” . . . some teachers believe their students should ‘really understand,’ others desire their students to ‘internalize knowledge,’ still others want their students to ‘grasp the core or essence.’ Do they all mean the same thing? Specifically, what does a student do who ‘really understands’ which he does not do when he does not understand? Through reference to the Taxonomy . . . teachers should be able to define such nebulous terms.”
Wiggins and McTighe go on to say that “two generations of curriculum writers have been warned to avoid the term ‘understand’ in their frameworks as a result of the cautions in the taxonomy.”1 Of course, the Understanding by Design (UbD) series is in fact built on a handful of key notions, among them taking on the task of analyzing understanding, and then planning for it through backwards design.
But to pull back and look at the big picture is a bit troubling. There are so many moving parts in learning: assessment design, academic standards, underpinning learning targets for each standard, big ideas, essential questions, instructional strategies — and on and on and on in an endless, dizzying dance.
Why so much “stuff” for what should be a relatively simple relationship between learner and content?
Because it’s so difficult to agree on what understanding is — what it looks like, what learners should be able to say or do to prove that they in fact understand. Wiggins and McTighe go on in the UbD series to ask, “Mindful of our tendency to use the words understand and knowinterchangeably, what worthy conceptual distinctions should we safeguard in talking about the difference between knowledge and understanding?”2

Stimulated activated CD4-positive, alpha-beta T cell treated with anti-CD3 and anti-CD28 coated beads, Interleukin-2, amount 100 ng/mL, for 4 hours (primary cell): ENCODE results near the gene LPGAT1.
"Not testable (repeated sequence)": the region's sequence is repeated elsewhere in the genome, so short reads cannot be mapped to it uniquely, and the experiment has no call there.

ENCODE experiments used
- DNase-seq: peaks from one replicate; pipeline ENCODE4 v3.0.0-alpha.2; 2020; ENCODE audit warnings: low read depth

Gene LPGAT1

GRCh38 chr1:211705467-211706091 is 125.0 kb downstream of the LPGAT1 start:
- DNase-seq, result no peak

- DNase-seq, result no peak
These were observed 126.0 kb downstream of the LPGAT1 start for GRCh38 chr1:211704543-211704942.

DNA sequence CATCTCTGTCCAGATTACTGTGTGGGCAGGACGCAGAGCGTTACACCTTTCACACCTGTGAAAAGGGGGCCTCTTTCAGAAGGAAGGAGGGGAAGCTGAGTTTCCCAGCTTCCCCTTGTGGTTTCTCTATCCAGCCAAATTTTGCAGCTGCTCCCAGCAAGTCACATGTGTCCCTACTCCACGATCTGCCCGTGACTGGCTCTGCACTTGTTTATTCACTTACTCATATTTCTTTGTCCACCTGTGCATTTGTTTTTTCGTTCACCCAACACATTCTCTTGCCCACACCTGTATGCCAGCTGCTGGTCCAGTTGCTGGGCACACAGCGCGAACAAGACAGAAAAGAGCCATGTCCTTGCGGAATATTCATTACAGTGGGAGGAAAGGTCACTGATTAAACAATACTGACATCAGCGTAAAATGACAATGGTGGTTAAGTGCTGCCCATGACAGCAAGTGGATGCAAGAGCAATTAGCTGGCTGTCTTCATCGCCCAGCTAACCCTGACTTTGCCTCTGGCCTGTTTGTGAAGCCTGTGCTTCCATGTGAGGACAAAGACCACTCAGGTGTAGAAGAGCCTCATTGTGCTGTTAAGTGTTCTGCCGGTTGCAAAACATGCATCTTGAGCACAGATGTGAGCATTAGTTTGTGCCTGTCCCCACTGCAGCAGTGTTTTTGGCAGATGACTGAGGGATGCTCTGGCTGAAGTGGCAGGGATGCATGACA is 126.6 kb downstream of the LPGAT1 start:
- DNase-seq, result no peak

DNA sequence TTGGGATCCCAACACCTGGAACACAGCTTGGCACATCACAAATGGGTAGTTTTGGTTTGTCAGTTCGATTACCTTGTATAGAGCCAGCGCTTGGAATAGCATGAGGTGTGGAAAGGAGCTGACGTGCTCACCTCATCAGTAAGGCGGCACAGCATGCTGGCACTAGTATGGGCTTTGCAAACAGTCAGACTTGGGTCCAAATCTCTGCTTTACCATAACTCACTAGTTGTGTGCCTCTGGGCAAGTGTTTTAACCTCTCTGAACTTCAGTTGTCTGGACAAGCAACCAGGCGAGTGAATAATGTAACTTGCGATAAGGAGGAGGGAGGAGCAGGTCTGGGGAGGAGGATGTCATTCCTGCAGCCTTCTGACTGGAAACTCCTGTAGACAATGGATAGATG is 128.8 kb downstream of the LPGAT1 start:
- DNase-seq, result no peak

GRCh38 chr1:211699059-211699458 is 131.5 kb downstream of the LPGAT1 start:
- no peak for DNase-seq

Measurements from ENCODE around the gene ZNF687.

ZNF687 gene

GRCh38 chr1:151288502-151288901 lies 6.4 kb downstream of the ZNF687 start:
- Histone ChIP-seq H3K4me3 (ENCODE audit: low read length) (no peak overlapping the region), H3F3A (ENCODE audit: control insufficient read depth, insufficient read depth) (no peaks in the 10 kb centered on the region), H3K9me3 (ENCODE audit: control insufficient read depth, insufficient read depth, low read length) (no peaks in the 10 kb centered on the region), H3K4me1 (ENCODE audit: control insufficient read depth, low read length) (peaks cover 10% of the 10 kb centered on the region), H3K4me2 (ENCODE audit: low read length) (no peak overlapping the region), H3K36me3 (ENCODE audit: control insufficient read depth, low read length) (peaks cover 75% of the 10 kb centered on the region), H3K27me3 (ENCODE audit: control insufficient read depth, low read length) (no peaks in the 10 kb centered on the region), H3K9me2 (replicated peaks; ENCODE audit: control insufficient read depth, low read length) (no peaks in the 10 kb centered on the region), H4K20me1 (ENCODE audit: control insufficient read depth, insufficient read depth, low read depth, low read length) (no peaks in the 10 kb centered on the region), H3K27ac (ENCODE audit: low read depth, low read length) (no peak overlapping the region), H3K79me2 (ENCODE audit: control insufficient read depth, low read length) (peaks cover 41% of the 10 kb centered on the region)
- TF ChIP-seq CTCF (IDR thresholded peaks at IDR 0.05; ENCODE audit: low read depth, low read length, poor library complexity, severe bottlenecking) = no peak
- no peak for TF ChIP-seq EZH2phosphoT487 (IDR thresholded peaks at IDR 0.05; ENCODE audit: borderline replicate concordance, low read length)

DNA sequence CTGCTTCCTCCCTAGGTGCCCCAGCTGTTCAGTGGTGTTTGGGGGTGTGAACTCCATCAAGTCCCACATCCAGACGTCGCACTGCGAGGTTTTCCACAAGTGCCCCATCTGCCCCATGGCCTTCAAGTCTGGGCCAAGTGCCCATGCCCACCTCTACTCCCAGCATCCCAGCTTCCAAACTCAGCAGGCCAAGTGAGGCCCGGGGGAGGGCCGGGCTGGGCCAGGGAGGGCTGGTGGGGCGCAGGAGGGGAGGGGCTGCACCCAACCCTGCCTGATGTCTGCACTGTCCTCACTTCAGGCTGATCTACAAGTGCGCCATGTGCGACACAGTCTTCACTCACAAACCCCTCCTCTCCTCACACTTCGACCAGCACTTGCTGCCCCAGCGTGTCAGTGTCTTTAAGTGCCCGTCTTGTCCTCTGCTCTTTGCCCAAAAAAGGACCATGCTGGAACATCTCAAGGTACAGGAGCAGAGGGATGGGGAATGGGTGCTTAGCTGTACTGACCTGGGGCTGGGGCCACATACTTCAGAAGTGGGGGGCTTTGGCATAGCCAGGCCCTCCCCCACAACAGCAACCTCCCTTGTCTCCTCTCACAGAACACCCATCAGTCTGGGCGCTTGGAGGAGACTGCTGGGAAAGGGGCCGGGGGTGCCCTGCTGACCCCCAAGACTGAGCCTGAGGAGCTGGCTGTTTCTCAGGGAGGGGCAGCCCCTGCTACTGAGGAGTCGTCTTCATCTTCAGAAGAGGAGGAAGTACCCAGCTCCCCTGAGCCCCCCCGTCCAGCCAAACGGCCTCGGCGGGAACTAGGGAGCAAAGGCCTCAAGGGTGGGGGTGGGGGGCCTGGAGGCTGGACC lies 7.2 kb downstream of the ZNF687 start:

Alternatives to Bloom’s Taxonomy
Of course, Wiggins and McTighe also helpfully provide what they call “6 Facets of Understanding,” a sort of alternative (or supplement) to Bloom’s Taxonomy. In this system, learners prove they “understand” if they can:
- Have perspective
- Have self-knowledge
Robert Marzano also offers up his take on understanding with his “New Taxonomy,” which uses three systems and the Knowledge Domain:
- Metacognitive System
- Cognitive System
- Knowledge Domain
The Cognitive System is closest to a traditional taxonomy, with verbs such that describe learner actions such as recall, synthesis and experimental inquiry.
Of course, there is no solution to all of this tangle, but there are strategies educators can use to mitigate the confusion — and hopefully learn to leverage this literal cottage industry of expertise that is assessment.